The People's Historian: John Richard Green And The Writing Of History In Victorian England

Hardcover | November 1, 1993

byAnthony Brundage

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In 1874, John Richard Green, a virtually unknown former clergyman, sold the rights for his school textbook, A Short History of the English People, to Macmillan for 350 pounds sterling, a generous sum for a work expected to sell a few thousand copies. To everyone's astonishment, the work sold 32,000 copies in its first year, and a half million copies thereafter. This publishing phenomenon was also a breakthrough in historiography, for unlike earlier histories, which focused on kings and statesmen, Green's work revolved around the common people, their creative energy, and their devotion to self-government. Thus, Green was a critical figure in the transition from the writing of history of elites to a broader history of social and cultural change. He was also one of the last great amateurs at a time when the field was coming to be dominated by academic specialists. By providing an examination of Green's career, this book illuminates a critical juncture in the history of the discipline.

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In 1874, John Richard Green, a virtually unknown former clergyman, sold the rights for his school textbook, A Short History of the English People, to Macmillan for 350 pounds sterling, a generous sum for a work expected to sell a few thousand copies. To everyone's astonishment, the work sold 32,000 copies in its first year, and a half ...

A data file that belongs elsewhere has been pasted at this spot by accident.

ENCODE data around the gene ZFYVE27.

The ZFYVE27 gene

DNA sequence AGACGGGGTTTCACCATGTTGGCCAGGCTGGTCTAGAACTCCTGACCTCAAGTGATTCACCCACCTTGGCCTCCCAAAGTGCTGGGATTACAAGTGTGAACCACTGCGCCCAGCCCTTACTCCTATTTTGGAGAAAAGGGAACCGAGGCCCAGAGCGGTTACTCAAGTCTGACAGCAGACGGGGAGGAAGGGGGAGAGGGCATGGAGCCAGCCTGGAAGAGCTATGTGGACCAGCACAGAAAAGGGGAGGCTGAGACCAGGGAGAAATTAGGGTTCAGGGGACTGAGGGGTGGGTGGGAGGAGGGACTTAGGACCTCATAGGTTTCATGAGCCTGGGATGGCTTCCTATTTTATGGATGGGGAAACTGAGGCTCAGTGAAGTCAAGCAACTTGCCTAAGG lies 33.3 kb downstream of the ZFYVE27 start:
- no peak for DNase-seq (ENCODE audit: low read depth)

Format:HardcoverDimensions:200 pages, 9.08 × 6.24 × 0.78 inPublished:November 1, 1993Publisher:GREENWOOD PRESS INC.

The following ISBNs are associated with this title:

ISBN - 10:0313279543

ISBN - 13:9780313279546

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?Clearly and gracefully written, this book is a model treatment of an individual unjustly neglected by posterity. Brundage has rescued Green from the disdain of those who prefer other forms of historical inquiry. One happy effect of this work, in conclusion, is to cause reflection upon the common enterprise that unites the readers of Albion; it is one of the many reasons why this study of Green deserves attention.?-Albion